Rebuilding Place in the Urban Space

"A community’s physical form, rather than its land uses, is its most intrinsic and enduring characteristic." [Katz, EPA] This blog focuses on place and placemaking and all that makes it work--historic preservation, urban design, transportation, asset-based community development, arts & cultural development, commercial district revitalization, tourism & destination development, and quality of life advocacy--along with doses of civic engagement and good governance watchdogging.

Wednesday, March 13, 2013

The Corcoran Gallery in DC, MOCA in Los Angeles: two sides of a similar coin

I intended to write a big piece on this topic, but Judith Dobzrynski, formerly of the Wall Street Journal, and now consultant and arts blogger at the Arts Journal blog Real Clear Arts, has two good posts that are much shorter than anything I would write, "New Way-Out Idea To Save LA-MOCA," and "Corcoran Catch-Up: Lesser Of Two Evils Or A Third Choice?."  (The piece on MOCA also suggests that the Hirshorn's plans to build a plastic bubble on top and become a cultural think tank are likely going nowhere, but that's fruit for another post.)

With both she's suggests that at least one additional choice should be explored.  For MOCA, rather than jumping on board with LACMA, she says they need a great director, who can things back on track, that former art dealer Jeffrey Deitsch is out of his depth.  For the Corcoran, she says that the earlier course wasn't a good choice, that Wayne Reynolds might not be the savior that various people and the Post editorial board believe, and that they need another choice (a great director and a good board).

Although for me, I think the Corcoran should be refocused as the city's art museum.  The city doesn't have one.  The Montreal Museum of Fine Arts would be a good model.

For me, it comes down to planning.

1.  Cities need to have wide-ranging cultural plans.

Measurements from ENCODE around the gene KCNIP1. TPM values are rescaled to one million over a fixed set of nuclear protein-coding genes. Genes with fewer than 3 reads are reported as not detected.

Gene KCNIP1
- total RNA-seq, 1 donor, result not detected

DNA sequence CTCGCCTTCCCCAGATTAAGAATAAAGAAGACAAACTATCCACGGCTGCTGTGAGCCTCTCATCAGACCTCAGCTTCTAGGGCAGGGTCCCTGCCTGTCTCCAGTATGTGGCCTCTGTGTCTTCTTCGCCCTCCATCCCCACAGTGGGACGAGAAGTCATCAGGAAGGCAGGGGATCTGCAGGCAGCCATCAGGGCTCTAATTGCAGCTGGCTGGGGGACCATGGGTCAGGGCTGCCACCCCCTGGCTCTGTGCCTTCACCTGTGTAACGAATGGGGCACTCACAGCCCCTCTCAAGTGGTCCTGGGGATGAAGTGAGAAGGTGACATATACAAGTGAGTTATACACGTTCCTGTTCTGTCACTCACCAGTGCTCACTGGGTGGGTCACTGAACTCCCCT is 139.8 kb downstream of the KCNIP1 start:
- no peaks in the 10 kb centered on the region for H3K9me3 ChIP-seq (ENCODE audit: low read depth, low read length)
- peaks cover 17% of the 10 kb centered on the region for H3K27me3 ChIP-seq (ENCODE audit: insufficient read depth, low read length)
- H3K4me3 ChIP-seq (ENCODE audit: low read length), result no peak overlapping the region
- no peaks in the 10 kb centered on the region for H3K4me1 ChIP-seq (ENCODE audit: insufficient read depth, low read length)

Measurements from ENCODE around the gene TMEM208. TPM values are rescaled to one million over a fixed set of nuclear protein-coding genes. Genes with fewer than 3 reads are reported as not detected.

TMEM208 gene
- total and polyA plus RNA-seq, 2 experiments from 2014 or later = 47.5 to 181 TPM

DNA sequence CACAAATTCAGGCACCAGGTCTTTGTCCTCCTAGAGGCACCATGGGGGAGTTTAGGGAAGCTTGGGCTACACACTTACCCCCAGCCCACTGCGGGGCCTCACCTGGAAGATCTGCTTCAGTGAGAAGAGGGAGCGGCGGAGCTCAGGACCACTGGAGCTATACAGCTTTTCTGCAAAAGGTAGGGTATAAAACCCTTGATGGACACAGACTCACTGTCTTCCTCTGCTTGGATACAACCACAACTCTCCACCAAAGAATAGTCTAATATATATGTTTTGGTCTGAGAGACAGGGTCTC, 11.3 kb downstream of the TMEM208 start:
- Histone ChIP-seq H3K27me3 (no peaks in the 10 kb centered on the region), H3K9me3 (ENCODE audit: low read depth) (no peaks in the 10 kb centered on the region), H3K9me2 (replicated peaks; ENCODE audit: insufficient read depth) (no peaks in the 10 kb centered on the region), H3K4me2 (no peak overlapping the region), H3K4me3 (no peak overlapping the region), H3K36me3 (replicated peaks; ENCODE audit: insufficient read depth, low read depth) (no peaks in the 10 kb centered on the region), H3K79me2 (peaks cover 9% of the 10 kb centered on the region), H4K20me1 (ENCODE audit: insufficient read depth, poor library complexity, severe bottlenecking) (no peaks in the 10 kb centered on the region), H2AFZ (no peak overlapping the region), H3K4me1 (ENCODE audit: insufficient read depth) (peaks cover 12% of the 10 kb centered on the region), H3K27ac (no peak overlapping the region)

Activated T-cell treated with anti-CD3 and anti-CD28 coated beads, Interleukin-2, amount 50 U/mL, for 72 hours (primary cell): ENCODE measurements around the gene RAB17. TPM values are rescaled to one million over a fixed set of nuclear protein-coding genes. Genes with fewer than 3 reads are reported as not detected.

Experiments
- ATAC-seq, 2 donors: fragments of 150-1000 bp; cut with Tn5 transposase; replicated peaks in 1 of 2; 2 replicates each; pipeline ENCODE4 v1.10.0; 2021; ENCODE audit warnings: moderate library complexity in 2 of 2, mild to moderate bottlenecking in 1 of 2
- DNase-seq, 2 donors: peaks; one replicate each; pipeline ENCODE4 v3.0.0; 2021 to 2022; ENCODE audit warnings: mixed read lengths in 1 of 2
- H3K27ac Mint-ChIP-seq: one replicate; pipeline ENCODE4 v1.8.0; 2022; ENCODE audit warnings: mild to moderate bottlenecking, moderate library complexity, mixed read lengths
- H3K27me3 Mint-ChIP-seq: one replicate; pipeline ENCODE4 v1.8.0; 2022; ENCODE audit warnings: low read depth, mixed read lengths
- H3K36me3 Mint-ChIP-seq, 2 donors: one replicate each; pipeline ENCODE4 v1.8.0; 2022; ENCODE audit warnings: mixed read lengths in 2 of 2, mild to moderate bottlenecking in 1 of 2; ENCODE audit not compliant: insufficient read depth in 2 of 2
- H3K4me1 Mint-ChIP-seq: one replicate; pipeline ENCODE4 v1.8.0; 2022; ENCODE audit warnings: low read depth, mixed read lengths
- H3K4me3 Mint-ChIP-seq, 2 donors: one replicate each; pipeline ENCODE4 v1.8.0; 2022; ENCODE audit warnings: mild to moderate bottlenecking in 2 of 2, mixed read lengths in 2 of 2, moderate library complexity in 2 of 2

2.  With subplans or elements for the various artistic disciplines and institutions.

3.  Planners typically are uncomfortable making recommendations for agencies above them, or with regard to more "private" organizations, but I think that in terms of scenario planning, being prepared, and best representing the ideals for each discipline, such guidance should be available.

For example, in DC, without such a plan, the city doesn't have much of a role in the discussions about the Corcoran's future.  The Post and others are hot for the money and ideas of Wayne Reynolds, and while Ms. Dobrynski points out he is mostly interested in selling the collection off, at least the terms of the discussion would be broadened, but they are still not broad enough.

Similarly, without such a plan for the city and county, dealing with MOCA is a problem for Los Angeles.  A director without experience running a museum was a bad idea.  Going in with Eli Broad when he didn't step up and offer enough money to get the museum on an even keel was a bad choice too.  So now they are in a similar bind to where they were years ago when Eli Broad stepped in and prevented them from hooking up with the Los Angeles County Museum of Art (LACMA) back then.

Or communities without wide ranging parks plans are left without much recourse, when state parks agencies close "local" parks that also served local residents.

4.  And museums need strong directors, good boards, money and endowments.